The Star, 28 March 2008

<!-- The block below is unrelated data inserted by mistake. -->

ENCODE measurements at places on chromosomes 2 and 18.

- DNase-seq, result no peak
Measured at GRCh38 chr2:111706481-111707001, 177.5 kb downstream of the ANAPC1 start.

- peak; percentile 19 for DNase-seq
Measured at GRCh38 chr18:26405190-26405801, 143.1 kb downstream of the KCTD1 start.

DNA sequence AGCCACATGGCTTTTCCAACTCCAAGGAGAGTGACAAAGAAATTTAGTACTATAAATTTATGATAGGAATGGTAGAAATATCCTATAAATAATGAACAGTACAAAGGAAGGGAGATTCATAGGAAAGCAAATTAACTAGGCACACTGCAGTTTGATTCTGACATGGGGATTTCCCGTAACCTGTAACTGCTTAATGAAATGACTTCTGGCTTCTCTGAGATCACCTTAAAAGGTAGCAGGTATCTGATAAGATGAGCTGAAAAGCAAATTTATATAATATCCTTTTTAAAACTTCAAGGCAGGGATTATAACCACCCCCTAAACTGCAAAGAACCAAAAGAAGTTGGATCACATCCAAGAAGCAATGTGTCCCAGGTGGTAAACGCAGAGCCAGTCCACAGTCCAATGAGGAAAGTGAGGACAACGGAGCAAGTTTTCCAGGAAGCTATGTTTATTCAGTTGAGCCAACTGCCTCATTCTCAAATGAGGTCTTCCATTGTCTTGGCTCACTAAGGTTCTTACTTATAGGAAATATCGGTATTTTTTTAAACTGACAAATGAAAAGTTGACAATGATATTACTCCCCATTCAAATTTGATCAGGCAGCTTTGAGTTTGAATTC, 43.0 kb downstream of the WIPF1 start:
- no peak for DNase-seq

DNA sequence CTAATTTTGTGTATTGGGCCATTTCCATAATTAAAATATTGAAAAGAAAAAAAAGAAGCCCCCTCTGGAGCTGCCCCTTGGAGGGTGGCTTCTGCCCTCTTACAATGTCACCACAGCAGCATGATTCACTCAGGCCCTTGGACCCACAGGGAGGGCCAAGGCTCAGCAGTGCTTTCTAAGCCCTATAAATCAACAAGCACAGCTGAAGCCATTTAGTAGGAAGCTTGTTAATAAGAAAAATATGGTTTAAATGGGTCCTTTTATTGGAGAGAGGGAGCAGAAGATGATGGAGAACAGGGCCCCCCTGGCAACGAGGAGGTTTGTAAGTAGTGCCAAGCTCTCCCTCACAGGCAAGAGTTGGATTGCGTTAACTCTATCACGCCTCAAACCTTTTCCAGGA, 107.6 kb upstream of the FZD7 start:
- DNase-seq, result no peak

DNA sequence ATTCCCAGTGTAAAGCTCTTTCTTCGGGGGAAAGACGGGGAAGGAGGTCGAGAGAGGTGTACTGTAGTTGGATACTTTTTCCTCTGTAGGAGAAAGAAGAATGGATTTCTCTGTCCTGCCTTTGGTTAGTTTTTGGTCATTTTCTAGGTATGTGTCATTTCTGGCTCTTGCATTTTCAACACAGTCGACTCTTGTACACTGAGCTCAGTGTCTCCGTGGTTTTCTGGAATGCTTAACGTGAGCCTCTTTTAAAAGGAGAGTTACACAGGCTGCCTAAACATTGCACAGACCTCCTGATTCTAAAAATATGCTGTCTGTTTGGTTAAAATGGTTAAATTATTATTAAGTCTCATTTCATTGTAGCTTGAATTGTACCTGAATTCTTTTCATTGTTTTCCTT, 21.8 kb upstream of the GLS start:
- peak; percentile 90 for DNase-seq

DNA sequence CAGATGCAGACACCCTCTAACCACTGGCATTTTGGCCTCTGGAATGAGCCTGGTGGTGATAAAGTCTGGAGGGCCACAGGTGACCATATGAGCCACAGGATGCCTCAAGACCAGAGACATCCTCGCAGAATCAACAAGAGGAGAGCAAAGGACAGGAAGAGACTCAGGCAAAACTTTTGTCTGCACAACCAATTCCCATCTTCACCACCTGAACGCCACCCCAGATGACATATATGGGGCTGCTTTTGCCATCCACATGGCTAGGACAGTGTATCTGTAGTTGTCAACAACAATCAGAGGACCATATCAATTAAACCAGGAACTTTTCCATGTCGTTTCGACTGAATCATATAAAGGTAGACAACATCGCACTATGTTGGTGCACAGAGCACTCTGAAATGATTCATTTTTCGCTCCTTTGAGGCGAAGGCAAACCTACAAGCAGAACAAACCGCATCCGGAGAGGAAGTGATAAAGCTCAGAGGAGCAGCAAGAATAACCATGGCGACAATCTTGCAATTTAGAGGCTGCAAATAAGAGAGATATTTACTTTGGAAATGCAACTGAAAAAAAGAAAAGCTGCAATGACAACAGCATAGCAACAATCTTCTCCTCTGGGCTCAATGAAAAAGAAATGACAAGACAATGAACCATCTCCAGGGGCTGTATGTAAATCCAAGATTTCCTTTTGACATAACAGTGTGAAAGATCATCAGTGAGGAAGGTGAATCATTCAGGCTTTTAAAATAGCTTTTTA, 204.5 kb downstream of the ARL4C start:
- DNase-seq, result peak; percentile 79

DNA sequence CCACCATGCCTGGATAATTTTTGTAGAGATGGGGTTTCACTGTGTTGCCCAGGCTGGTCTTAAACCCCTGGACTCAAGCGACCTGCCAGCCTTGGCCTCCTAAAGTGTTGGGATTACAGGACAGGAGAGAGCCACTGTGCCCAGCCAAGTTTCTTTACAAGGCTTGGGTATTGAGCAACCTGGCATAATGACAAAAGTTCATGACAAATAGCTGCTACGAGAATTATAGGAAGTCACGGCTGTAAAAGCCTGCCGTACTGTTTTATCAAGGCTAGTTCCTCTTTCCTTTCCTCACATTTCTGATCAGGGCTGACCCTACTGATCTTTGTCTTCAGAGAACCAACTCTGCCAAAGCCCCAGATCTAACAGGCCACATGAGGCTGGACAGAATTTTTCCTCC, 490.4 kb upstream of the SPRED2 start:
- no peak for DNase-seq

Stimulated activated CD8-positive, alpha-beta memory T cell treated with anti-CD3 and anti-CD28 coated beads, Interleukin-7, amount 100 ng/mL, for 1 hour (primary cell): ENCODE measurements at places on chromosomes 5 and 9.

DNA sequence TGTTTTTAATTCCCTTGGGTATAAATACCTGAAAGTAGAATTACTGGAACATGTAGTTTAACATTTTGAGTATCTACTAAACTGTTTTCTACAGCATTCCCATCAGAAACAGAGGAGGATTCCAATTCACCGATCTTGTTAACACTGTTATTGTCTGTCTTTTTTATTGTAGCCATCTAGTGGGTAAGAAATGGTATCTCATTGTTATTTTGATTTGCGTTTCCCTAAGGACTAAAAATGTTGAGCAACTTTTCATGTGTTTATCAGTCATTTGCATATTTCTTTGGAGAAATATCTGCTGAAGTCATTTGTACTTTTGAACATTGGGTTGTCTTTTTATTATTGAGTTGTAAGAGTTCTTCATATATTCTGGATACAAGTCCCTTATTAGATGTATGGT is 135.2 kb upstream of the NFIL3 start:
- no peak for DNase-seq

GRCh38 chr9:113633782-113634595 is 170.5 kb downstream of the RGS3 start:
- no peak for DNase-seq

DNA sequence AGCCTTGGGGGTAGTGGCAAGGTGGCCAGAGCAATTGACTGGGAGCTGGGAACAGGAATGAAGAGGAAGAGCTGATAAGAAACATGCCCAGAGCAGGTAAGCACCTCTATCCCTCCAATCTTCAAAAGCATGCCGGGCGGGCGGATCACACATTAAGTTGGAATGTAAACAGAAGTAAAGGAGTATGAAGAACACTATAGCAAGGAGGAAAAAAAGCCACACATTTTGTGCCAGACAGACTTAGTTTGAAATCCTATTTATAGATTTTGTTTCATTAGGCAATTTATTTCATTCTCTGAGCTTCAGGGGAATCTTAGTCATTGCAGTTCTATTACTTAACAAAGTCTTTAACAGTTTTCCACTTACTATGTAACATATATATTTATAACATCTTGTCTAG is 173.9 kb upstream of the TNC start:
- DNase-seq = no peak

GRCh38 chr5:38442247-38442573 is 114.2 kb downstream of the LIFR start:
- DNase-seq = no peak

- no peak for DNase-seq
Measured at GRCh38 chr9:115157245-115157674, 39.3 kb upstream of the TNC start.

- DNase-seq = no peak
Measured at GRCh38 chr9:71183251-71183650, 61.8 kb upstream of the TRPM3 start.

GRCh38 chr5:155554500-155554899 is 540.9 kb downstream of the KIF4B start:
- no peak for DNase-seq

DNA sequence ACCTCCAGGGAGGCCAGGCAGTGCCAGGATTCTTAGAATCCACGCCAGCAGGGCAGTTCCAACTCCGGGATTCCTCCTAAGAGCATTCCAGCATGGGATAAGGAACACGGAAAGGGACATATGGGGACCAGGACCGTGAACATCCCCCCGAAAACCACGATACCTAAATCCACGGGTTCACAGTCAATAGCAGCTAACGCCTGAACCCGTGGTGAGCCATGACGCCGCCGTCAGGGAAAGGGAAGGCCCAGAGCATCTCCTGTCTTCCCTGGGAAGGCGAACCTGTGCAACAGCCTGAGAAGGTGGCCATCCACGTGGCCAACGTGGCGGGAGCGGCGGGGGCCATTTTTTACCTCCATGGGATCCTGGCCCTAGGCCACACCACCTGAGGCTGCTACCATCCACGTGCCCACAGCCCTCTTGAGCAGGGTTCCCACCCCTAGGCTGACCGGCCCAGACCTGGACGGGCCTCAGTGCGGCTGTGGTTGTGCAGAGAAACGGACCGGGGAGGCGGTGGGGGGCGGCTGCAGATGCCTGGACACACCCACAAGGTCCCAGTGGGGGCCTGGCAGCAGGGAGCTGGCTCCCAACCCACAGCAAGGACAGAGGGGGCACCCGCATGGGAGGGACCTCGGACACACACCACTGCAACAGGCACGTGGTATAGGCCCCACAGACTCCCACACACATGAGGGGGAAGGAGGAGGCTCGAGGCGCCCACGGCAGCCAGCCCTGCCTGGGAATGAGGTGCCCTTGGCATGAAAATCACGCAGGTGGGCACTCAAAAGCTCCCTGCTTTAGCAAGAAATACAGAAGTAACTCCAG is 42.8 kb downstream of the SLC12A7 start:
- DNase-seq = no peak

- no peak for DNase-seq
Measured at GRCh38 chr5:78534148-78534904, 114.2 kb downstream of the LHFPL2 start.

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Throughout Monday night and into the early hours of Tuesday morning, John* was holed up in a shack in Atteridgeville with two fellow Zimbabweans. One of them was 35-year-old Tamunorwa Kufandada. He was about to become a fatal victim of the horrific xenophobia that visited the Tshwane area this week. The shack, like most other humble residences in the informal settlement of Mushongwe, was owned by a South African who had given it to the two Zimbabwean men who worked for him, as part-payment for their labour as general hands. Thinking it would be a safe haven, given that it was local and not foreign owned, John had moved into the shack the day before, as the violence that had begun to grip the sprawling area a few days earlier was reaching a crescendo. For hours that night, they listened to the rioting outside. Hundreds of men had descended on the area seeking out all asylum seekers. They came armed with iron bars, hammers, knives, shovels and other heavy instruments that would inflict maximum harm. With cans of petrol, they proceeded to set homes alight. "Go back to your country," they heard them shout. "Why don't you go back to where you came from?" There wasn't a whisper to be heard from the shack where the three Zimbabweans were huddled inside. "But at 12.50am they broke the door down," John recalls. "There were about 20 of them and they were carrying candles." They shone the light in their faces and started shouting: "Where do you come from, where do you come from?" The men tried to stay silent, for fear their accents would give them away. But, as the men began to hammer them with iron bars and hammers - "We had no chance", John says - they relented and identified themselves as three of the supposed millions of Zimbabweans seeking refuge in South Africa today. "Kill them, kill them," one of the men shouted. "Not inside, not inside. Take them outside," another responded. With the commotion of getting so many of them through the narrow door, John managed to escape into the nearby grass, where he buried himself for what seemed like an eternity. From his makeshift refuge he heard his comrades cry and scream with the severity of the beatings. They cut one man's mouth and beat him badly on the back before he managed a miraculous escape. With only one victim left on whom they could unleash their anger, they proceeded to hammer Tamunorwa to a pulp. All 20 of them pounced on him, bringing the weight of their lethal weapons down on his 35-year-old body. Finally, believing that he had taken his last breath, the mob began to turn on their heels, just as Tamunorwa groaned in agony. "Then they came back. They said they were going to burn him," John recalls. Which they duly did. They tied his hands and feet with wire, dragged him back into what he thought had been his safe haven and set him and the shack alight. Some hours later, when he believed it was safe to venture inside the remains of what was left of that one-room building, John found his new-found comrade burnt to a cinder. "His whole body wasn't burnt, but you couldn't recognise him any longer. His arms and legs were really bad." Tamunorwa had moved to South Africa from Masvingo six weeks ago. He had found work as a general hand, earning R70 a day, with the added bonus of free accommodation. He is survived by his wife and three children, who John says are trying to make plans to take the body home. John, for his part, is in hiding in Mpumalanga, where he had fortunately sent his two children to stay with friends on Sunday. Although alive to tell the tale, it is with fear and sadness.